Red veined sorrel

These herbs I sowed later in the year and grew in our greenhouse. All have thrived which is good as both fennel and thyme are attractive to bees! We also have tomatoes, aubergines and peppers growing in our greenhouse, all of which are coming along well.

Basil, fennel and thyme

These nasturtiums are edible flowers. They have an exotic flavour, spicy with a sweet ‘kick’ once you bite into the reproductive heart of the flower.


My wildflower patch, which I created last year and wrote about in my post Butterflies and daisies, has been dominated by gigantic oxeye daisies this year. They’d have looked at home in The day of the triffids.

Oxeye daisy

Unfortunately they were rather beaten and battered by all the torrential rain and wind we’ve had.

Wildflower patch

Our wildlife pond has begun to settle in properly now and develop it’s own ecosystem. It’s been swarming with water beetles and even a male common newt paid it a visit. Unfortunately it sprung a leak which needed repairing. On the plus side, in the process of repairing it the workmen also made it a bit deeper. Hopefully it’ll settle down again soon.

Muskmallows peeping through the oxeye daisies

I might as well mention here that I love seeds. I think of them as nature’s version of nanotechnology – tiny but packed with mystical DNA and RNA coding which cause them to turn into an extraordinary variety of beautiful plants. The seeds themselves are also surprisingly varied in appearance.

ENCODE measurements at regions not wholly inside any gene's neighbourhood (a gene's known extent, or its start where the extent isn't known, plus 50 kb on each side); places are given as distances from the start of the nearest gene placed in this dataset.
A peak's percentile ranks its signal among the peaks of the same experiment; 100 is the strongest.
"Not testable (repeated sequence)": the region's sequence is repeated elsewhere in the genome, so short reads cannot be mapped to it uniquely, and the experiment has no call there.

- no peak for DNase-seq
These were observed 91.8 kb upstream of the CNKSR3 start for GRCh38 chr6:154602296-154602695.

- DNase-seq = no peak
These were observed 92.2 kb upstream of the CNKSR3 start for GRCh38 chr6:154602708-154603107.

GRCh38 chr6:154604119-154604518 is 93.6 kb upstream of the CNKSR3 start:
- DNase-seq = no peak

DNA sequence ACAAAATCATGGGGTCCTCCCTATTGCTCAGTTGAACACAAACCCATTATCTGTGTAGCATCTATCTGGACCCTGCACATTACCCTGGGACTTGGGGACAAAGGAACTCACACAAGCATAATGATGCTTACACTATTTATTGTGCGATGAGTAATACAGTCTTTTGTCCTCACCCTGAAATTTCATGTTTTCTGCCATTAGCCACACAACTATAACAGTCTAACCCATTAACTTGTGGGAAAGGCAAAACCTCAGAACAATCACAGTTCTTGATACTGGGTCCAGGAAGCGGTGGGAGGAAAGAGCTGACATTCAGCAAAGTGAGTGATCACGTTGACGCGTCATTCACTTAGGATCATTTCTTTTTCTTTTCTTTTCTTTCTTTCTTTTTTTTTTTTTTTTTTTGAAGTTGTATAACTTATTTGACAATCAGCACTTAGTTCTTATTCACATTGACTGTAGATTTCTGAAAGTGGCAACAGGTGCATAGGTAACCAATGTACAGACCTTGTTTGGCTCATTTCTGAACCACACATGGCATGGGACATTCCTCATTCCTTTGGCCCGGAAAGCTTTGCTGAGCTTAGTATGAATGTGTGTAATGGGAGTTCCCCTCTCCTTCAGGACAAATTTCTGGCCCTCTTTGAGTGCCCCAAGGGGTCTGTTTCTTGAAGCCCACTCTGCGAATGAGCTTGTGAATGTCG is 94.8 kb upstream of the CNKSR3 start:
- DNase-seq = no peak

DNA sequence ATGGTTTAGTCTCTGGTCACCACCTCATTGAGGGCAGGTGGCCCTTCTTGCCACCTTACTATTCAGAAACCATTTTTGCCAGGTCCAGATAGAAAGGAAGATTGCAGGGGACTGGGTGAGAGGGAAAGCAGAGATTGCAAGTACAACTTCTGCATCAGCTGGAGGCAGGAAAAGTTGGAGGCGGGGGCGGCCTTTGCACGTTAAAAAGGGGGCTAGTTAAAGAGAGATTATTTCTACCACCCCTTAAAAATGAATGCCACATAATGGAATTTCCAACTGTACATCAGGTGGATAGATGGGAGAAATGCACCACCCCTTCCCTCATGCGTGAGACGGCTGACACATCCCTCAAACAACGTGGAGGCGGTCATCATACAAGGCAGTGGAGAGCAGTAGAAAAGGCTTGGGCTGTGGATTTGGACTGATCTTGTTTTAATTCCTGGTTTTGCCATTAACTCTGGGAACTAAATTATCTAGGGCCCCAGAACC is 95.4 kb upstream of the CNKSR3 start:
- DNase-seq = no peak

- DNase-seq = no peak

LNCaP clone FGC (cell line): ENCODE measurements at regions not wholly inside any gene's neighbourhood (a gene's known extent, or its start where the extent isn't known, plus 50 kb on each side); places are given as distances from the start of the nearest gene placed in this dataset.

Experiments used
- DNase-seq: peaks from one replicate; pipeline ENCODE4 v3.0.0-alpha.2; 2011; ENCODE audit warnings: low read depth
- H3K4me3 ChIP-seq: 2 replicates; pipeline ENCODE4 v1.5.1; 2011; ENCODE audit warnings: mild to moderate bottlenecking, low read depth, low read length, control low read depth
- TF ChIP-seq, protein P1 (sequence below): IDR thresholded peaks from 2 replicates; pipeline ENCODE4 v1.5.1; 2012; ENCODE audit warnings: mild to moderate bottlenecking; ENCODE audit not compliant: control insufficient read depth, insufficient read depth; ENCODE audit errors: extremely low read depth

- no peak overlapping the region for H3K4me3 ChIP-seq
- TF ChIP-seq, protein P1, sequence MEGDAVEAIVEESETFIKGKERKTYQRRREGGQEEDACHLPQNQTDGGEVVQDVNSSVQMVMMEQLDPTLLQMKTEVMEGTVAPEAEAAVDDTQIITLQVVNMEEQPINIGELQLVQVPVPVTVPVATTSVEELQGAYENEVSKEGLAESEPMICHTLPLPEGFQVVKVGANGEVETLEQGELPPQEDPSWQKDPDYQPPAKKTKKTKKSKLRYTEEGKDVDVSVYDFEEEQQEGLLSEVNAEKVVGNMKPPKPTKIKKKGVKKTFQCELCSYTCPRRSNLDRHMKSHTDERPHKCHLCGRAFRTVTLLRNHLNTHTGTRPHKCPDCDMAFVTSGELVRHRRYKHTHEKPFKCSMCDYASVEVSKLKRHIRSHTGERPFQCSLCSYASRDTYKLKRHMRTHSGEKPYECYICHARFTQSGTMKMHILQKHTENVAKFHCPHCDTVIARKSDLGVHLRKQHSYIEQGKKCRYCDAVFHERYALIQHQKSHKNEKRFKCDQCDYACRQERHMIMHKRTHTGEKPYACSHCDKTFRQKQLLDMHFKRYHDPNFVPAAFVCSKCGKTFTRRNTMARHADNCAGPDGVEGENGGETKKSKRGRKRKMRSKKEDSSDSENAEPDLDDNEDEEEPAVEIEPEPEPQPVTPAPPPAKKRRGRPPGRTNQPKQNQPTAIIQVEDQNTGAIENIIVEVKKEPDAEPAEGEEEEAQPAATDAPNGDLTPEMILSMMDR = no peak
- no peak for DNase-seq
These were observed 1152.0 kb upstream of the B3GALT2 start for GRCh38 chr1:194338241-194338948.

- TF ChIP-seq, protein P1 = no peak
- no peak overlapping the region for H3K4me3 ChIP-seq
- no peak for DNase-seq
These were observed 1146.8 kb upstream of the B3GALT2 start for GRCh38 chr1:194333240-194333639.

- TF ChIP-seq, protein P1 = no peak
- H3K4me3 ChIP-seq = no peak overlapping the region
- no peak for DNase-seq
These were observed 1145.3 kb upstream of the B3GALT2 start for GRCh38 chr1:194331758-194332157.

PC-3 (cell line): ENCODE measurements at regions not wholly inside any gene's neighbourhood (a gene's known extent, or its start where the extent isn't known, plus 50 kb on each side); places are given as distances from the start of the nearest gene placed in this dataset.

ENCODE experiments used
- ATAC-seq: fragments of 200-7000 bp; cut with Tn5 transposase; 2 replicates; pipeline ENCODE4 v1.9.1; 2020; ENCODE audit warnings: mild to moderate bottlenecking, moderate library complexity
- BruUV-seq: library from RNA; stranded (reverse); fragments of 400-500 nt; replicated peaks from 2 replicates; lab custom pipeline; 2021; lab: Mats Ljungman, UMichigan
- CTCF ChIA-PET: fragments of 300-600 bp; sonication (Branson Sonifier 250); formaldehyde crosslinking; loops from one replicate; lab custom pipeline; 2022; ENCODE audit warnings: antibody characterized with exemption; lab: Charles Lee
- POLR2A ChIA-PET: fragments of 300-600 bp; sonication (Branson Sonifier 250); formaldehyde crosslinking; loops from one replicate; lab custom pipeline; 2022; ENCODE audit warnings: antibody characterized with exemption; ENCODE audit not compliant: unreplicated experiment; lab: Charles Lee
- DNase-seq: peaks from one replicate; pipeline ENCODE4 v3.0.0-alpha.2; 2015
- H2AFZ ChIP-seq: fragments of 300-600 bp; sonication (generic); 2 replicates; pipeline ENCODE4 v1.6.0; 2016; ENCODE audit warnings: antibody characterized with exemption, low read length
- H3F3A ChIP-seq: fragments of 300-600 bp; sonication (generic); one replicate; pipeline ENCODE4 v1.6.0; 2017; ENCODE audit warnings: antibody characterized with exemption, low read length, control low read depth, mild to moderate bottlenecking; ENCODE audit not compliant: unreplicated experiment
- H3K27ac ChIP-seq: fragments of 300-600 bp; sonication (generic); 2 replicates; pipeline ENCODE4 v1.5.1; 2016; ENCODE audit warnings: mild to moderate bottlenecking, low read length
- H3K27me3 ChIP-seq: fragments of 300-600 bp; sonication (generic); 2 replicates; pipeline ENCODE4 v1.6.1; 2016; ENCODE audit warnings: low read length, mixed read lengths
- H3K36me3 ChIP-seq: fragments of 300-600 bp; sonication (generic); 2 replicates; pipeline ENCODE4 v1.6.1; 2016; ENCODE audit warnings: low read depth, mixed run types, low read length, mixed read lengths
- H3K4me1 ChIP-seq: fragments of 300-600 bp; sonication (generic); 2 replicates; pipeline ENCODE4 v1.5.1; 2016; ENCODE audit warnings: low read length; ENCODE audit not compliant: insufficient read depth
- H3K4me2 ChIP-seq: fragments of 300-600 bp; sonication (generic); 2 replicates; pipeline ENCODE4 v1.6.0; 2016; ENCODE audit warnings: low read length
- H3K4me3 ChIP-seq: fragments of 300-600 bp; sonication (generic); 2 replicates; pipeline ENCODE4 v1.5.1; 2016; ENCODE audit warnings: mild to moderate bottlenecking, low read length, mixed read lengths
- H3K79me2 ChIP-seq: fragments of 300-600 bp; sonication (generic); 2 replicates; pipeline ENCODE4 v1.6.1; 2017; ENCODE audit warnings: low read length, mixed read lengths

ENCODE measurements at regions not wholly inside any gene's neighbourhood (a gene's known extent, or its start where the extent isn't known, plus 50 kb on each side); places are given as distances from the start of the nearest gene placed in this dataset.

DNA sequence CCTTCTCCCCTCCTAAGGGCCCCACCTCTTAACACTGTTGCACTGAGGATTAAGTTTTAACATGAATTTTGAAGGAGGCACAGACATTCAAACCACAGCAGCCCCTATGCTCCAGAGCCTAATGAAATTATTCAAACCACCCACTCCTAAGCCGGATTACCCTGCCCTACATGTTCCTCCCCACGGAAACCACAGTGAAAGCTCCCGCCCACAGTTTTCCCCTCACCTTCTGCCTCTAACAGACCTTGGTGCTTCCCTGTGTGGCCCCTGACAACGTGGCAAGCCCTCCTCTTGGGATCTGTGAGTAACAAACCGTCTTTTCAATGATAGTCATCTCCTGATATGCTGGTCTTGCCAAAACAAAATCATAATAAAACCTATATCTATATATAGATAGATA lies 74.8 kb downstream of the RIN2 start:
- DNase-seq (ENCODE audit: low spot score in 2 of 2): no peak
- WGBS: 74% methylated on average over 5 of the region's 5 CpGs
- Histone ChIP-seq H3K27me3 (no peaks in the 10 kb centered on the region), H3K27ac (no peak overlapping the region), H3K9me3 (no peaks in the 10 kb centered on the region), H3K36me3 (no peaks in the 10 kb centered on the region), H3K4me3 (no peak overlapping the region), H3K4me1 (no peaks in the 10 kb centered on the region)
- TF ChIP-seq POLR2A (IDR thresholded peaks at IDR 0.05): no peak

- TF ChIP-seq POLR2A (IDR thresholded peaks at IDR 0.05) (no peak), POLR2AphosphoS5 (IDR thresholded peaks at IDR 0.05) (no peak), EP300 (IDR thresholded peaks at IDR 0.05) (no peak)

We’re now in that time of year when the flowers begin to fade, to be replaced by fruits. We’ve got so many apples this year that the bottom of our garden resembles Avalon!


I’ve been fortunate to see lots of bees this year. Plants that are particular favourites appear to be borage, sage, foxgloves and rowan blossom.

As well as continuing with recording butterflies via the Butterfly Conservation society’s iRecord butterflies app, I’ve been performing FIT counts. FIT stands for ‘flower – insect timed’ counts. It involves finding a 50×50 cm patch of flowers and then spending 10 minutes watching how many insects and of what type visit the flowers. There’s a downloadable app which you can use to record what you see whilst performing the count.

Although I said I didn’t feel ready or able to study any type of course yet, I’ve still been using online resources to assist my learning. I’m a member of the iSpot community, which is an OU initiative where you can post observations and receive help with identifying them. I’ve also been dipping in and out of Heather Jo Flores’s #free yearlong permaculture course. This is basically a free online resource of bite-sized tutorials with ample links to further information. I can thoroughly recommend it. I enjoy learning but it needs to be at a pace and in a style that suits my needs.

I am aware that many experienced permaculturists would say there’s more to permaculture than gardening (although it does seem to involve a lot of gardening). I will continue to work towards creating a permaculture homestead that’s integrated, self-sustaining and holistic.